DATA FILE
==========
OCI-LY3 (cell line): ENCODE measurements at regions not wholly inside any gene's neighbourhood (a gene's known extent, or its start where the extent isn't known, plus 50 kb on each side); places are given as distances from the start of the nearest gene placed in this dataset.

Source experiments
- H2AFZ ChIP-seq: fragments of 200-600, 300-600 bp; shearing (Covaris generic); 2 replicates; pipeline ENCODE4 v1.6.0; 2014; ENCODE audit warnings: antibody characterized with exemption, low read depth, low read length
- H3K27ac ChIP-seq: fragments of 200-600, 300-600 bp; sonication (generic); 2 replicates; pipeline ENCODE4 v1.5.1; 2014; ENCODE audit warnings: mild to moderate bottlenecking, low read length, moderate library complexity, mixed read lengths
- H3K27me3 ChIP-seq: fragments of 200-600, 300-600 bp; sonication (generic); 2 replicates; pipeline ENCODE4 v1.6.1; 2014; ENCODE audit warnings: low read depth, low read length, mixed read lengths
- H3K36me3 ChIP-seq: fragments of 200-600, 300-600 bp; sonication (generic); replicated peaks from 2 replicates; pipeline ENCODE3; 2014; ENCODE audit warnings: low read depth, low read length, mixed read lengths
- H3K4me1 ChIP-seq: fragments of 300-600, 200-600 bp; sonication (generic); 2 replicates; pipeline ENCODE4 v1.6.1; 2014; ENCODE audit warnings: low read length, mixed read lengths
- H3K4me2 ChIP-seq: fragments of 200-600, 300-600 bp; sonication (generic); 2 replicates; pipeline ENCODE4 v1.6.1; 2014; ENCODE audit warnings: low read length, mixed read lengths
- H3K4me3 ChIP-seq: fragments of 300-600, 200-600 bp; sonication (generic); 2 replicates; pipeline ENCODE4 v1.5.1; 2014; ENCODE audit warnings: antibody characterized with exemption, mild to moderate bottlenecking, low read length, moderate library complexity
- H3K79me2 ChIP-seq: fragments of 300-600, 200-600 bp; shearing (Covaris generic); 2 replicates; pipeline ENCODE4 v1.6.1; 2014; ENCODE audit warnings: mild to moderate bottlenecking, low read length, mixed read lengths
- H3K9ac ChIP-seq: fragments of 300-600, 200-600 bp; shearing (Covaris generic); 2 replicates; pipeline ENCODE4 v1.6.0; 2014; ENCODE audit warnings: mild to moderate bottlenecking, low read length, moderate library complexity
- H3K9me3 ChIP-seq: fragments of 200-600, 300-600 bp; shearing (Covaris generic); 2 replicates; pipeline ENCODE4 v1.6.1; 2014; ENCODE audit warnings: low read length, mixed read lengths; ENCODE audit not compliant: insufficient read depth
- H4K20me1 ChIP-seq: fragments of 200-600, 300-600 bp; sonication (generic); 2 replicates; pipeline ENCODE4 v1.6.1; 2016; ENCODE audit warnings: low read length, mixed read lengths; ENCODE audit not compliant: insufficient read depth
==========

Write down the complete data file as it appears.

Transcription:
OCI-LY3 (cell line): ENCODE measurements at regions not wholly inside any gene's neighbourhood (a gene's known extent, or its start where the extent isn't known, plus 50 kb on each side); places are given as distances from the start of the nearest gene placed in this dataset.

Source experiments
- H2AFZ ChIP-seq: fragments of 200-600, 300-600 bp; shearing (Covaris generic); 2 replicates; pipeline ENCODE4 v1.6.0; 2014; ENCODE audit warnings: antibody characterized with exemption, low read depth, low read length
- H3K27ac ChIP-seq: fragments of 200-600, 300-600 bp; sonication (generic); 2 replicates; pipeline ENCODE4 v1.5.1; 2014; ENCODE audit warnings: mild to moderate bottlenecking, low read length, moderate library complexity, mixed read lengths
- H3K27me3 ChIP-seq: fragments of 200-600, 300-600 bp; sonication (generic); 2 replicates; pipeline ENCODE4 v1.6.1; 2014; ENCODE audit warnings: low read depth, low read length, mixed read lengths
- H3K36me3 ChIP-seq: fragments of 200-600, 300-600 bp; sonication (generic); replicated peaks from 2 replicates; pipeline ENCODE3; 2014; ENCODE audit warnings: low read depth, low read length, mixed read lengths
- H3K4me1 ChIP-seq: fragments of 300-600, 200-600 bp; sonication (generic); 2 replicates; pipeline ENCODE4 v1.6.1; 2014; ENCODE audit warnings: low read length, mixed read lengths
- H3K4me2 ChIP-seq: fragments of 200-600, 300-600 bp; sonication (generic); 2 replicates; pipeline ENCODE4 v1.6.1; 2014; ENCODE audit warnings: low read length, mixed read lengths
- H3K4me3 ChIP-seq: fragments of 300-600, 200-600 bp; sonication (generic); 2 replicates; pipeline ENCODE4 v1.5.1; 2014; ENCODE audit warnings: antibody characterized with exemption, mild to moderate bottlenecking, low read length, moderate library complexity
- H3K79me2 ChIP-seq: fragments of 300-600, 200-600 bp; shearing (Covaris generic); 2 replicates; pipeline ENCODE4 v1.6.1; 2014; ENCODE audit warnings: mild to moderate bottlenecking, low read length, mixed read lengths
- H3K9ac ChIP-seq: fragments of 300-600, 200-600 bp; shearing (Covaris generic); 2 replicates; pipeline ENCODE4 v1.6.0; 2014; ENCODE audit warnings: mild to moderate bottlenecking, low read length, moderate library complexity
- H3K9me3 ChIP-seq: fragments of 200-600, 300-600 bp; shearing (Covaris generic); 2 replicates; pipeline ENCODE4 v1.6.1; 2014; ENCODE audit warnings: low read length, mixed read lengths; ENCODE audit not compliant: insufficient read depth
- H4K20me1 ChIP-seq: fragments of 200-600, 300-600 bp; sonication (generic); 2 replicates; pipeline ENCODE4 v1.6.1; 2016; ENCODE audit warnings: low read length, mixed read lengths; ENCODE audit not compliant: insufficient read depth